December 9, 2022

China Delivers Three-Child Policy, but It’s Too Late for Many


Li Fanfang,

a 33-year-old former government worker in Hangzhou, was fired by her employer in December for having a third child, she went to court.

That was after an arbitrage board said she wasn’t covered by protections for new mothers because she had violated China’s birth policies. Her case was well publicized, but she was hesitant to use her full name in media interviews for fear of drawing online criticism for breaking the rules.

All along, she didn’t feel she did anything wrong. Now, China’s demographics has put Beijing on her side. On Monday came the announcement that all Chinese couples will be allowed to have three children.

“I’m very excited,” Ms. Li said. Births that Chinese authorities deem “excessive,” have exposed parents to fines and other punishments. Ms. Li, who is awaiting a court ruling, said she wants to see China become a birth-friendly society. “No baby is excessive.”

In an online support group of mothers with more than two children, Ms. Li and other mothers shared virtual “red-envelope” gifts to celebrate the announcement Monday, which was accompanied by pledges to make raising children less expensive.

But families who want big broods are vanishingly rare in today’s China. The one-child policy’s official implementation in 1980 changed the mind-set over the more than three decades it was in effect and made single-child families the norm. In recent years, China has eased its birth restrictions gradually; starting in 2016, all couples could have two children. Nonetheless, births have dropped for four straight years.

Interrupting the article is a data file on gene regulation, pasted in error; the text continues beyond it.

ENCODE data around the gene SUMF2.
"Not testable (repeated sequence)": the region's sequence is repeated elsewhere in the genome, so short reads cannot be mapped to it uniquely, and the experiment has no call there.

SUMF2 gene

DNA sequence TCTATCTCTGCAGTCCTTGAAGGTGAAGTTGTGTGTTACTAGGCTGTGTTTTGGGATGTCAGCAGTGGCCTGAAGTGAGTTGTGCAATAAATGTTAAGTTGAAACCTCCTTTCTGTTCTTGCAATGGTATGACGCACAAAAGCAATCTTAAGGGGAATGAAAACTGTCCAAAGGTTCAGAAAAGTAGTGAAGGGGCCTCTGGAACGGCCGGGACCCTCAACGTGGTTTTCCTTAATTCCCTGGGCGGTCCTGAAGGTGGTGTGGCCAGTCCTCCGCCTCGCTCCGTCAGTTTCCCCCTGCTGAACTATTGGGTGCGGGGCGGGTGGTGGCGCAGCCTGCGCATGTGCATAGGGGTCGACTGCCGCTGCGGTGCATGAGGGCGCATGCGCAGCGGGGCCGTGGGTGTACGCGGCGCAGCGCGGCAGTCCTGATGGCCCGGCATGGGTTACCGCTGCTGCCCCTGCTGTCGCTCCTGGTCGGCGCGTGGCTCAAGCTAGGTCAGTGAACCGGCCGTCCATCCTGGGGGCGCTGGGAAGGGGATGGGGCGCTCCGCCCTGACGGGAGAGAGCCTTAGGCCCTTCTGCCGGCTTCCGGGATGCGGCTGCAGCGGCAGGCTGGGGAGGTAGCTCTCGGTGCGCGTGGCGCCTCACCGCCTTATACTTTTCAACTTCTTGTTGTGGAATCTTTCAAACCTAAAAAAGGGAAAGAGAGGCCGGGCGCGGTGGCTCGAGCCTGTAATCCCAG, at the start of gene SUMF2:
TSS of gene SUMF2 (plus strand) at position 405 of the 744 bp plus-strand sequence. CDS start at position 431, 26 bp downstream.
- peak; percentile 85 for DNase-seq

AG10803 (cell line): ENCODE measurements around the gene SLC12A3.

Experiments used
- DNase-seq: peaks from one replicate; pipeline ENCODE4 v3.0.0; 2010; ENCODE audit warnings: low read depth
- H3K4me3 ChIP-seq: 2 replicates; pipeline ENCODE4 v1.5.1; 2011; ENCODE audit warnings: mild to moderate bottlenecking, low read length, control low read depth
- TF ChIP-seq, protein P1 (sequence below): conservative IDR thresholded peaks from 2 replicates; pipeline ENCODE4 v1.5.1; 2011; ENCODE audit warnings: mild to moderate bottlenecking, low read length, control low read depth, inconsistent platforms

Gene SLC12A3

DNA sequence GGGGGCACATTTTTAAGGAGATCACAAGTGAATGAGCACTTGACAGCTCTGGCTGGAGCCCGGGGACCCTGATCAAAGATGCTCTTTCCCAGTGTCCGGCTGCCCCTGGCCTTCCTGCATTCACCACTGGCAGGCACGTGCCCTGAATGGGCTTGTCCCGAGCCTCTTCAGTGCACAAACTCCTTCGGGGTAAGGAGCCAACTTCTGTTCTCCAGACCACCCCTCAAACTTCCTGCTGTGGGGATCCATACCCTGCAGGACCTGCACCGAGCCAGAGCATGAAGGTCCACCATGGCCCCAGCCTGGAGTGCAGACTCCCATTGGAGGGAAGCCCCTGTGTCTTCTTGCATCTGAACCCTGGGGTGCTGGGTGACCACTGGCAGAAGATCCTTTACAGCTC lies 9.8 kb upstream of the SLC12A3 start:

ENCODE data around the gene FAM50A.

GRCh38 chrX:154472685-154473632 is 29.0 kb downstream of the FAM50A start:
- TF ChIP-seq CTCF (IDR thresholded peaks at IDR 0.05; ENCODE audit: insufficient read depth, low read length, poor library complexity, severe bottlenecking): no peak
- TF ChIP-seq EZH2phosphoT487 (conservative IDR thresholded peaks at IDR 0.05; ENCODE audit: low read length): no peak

‘I’ve dreamed about this day for a long time. When it finally comes, it’s too late for me.’

— Xu Li, an elementary school teacher in Shandong province

What China now allows is something some Chinese demographers have wanted for decades. But they say the easing would have had a much bigger impact a couple of decades ago, when there were more women of childbearing age and many parents ached to have more children.

“With small family sizes now well ingrained into the fabric of Chinese society, there is little that policy makers can do to turn back the clock,” Julian Evans-Pritchard, an economist at Capital Economics, wrote in a report Monday.


Xu Li,

an elementary school teacher in Shandong province, having a third child appealed to her for years and she had hoped the government would ease the restriction.

“I’ve dreamed about this day for a long time. When it finally comes, it’s too late for me,” said Ms. Xu, who is now 45.

What China now allows is increasingly out of step with the trend of young women postponing or forgoing marriage and children.

“Getting married and having children is not the only path for women anymore. We have more options and can live our lives in many ways,” says

Luo Dan,

38, who lives with several cats and her boyfriend in Beijing.

China’s one-child policy was implemented in 1980 and, over more than three decades, it changed people’s mind-set. Single-child families became the norm, despite the easing of birth restrictions in recent years.


kim kyung-hoon/Reuters

Li Moyu,